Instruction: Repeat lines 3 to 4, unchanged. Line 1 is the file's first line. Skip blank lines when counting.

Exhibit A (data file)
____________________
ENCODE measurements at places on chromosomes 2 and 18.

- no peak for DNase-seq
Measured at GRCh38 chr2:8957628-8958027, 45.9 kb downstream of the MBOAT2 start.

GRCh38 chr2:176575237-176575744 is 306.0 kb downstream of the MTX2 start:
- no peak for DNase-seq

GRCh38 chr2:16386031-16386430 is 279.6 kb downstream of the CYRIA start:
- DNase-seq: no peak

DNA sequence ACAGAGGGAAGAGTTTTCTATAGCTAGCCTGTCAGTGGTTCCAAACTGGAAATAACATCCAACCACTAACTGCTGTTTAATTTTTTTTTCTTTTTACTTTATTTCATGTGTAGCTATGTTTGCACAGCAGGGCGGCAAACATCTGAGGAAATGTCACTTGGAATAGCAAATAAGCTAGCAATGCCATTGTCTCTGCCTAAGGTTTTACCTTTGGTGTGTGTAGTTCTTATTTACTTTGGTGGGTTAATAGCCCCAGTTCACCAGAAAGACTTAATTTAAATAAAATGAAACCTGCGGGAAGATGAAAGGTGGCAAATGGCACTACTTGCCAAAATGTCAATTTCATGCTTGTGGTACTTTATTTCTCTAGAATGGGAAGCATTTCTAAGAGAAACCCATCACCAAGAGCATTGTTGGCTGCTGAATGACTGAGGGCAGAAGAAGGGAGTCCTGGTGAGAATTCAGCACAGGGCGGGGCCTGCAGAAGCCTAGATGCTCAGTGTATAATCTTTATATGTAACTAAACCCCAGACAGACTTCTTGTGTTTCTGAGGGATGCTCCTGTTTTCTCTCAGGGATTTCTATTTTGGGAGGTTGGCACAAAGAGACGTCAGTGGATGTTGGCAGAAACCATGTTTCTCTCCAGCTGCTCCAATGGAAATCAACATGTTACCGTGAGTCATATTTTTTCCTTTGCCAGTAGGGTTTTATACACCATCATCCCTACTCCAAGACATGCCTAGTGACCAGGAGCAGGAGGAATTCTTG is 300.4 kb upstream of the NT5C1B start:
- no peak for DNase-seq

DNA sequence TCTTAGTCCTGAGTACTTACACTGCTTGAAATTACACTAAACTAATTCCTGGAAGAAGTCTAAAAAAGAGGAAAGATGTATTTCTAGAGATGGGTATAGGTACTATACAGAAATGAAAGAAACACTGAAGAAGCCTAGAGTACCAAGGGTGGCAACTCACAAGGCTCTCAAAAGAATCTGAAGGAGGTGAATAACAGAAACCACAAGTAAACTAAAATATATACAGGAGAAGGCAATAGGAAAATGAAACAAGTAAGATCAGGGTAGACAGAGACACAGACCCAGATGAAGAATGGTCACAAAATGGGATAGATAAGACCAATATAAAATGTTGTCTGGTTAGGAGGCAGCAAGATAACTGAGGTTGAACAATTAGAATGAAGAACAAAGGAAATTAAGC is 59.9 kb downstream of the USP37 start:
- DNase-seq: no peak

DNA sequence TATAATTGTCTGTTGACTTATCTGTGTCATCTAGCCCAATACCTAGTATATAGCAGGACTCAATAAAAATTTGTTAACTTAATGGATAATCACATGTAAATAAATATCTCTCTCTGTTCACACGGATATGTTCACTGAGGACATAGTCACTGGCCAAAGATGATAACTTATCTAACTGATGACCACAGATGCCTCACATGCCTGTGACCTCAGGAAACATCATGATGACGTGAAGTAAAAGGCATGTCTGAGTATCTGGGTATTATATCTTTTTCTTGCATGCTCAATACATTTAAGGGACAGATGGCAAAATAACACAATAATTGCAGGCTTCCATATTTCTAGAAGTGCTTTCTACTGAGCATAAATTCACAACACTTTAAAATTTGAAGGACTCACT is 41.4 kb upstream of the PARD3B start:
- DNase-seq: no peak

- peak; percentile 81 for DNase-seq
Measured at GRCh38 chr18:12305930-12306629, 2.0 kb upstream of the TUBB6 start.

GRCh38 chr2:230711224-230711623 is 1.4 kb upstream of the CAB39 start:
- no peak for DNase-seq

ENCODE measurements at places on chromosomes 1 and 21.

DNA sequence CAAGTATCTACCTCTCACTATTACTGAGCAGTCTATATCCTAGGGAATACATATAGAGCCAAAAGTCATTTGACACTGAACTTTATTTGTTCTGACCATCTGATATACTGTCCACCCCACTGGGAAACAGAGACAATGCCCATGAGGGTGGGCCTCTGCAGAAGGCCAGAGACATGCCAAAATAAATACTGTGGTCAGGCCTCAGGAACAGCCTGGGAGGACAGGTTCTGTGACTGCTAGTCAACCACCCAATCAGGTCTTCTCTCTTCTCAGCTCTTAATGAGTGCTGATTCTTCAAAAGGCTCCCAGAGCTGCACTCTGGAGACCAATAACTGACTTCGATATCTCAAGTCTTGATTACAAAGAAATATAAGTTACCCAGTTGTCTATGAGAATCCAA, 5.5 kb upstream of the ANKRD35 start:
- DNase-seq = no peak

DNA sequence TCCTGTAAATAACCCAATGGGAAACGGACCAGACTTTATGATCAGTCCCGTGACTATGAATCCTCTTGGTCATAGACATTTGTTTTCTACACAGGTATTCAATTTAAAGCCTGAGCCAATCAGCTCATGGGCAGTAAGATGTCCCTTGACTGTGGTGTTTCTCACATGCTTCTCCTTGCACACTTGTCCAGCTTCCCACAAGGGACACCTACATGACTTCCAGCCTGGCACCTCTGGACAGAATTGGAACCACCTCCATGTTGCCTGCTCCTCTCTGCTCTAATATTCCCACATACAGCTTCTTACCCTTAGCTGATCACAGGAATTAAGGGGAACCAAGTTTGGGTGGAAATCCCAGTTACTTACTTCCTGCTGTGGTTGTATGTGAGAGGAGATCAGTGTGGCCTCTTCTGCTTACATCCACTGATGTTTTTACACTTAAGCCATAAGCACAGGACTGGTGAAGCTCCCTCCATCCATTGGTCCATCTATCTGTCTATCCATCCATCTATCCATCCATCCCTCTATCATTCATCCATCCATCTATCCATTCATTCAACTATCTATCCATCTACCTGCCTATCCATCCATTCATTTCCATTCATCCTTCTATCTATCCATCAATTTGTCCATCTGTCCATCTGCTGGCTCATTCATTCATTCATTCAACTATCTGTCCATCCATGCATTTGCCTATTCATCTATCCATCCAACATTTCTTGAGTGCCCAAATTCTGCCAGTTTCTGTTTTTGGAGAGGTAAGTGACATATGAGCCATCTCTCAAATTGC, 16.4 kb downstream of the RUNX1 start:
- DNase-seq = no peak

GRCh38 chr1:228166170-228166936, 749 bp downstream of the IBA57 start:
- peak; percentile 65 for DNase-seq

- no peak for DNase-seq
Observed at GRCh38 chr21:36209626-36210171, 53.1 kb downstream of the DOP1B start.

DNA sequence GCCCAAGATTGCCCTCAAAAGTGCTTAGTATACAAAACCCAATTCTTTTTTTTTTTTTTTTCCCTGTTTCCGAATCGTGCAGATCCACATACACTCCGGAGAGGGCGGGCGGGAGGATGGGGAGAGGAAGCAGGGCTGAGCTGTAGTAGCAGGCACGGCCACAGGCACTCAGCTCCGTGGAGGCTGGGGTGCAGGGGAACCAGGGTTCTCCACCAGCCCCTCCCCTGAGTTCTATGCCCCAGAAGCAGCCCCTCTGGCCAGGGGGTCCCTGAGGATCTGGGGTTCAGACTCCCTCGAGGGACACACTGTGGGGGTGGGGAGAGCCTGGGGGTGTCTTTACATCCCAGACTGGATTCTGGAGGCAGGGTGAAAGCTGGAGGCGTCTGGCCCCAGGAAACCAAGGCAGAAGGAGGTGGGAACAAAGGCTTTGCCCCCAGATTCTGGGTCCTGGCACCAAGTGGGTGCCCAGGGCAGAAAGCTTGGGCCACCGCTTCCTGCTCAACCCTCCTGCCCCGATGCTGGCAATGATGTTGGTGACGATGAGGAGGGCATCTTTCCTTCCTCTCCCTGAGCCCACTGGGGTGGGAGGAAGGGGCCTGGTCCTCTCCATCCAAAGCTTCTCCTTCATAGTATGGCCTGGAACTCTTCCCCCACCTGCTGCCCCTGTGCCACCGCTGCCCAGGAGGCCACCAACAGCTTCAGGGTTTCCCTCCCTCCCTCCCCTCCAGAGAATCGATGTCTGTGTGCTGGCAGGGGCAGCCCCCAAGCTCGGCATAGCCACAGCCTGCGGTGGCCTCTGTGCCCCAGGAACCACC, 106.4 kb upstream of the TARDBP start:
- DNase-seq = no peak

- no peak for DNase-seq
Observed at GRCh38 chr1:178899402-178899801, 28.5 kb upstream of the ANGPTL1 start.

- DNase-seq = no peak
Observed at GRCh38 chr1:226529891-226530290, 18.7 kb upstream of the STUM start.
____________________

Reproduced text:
Measured at GRCh38 chr2:8957628-8958027, 45.9 kb downstream of the MBOAT2 start.

GRCh38 chr2:176575237-176575744 is 306.0 kb downstream of the MTX2 start: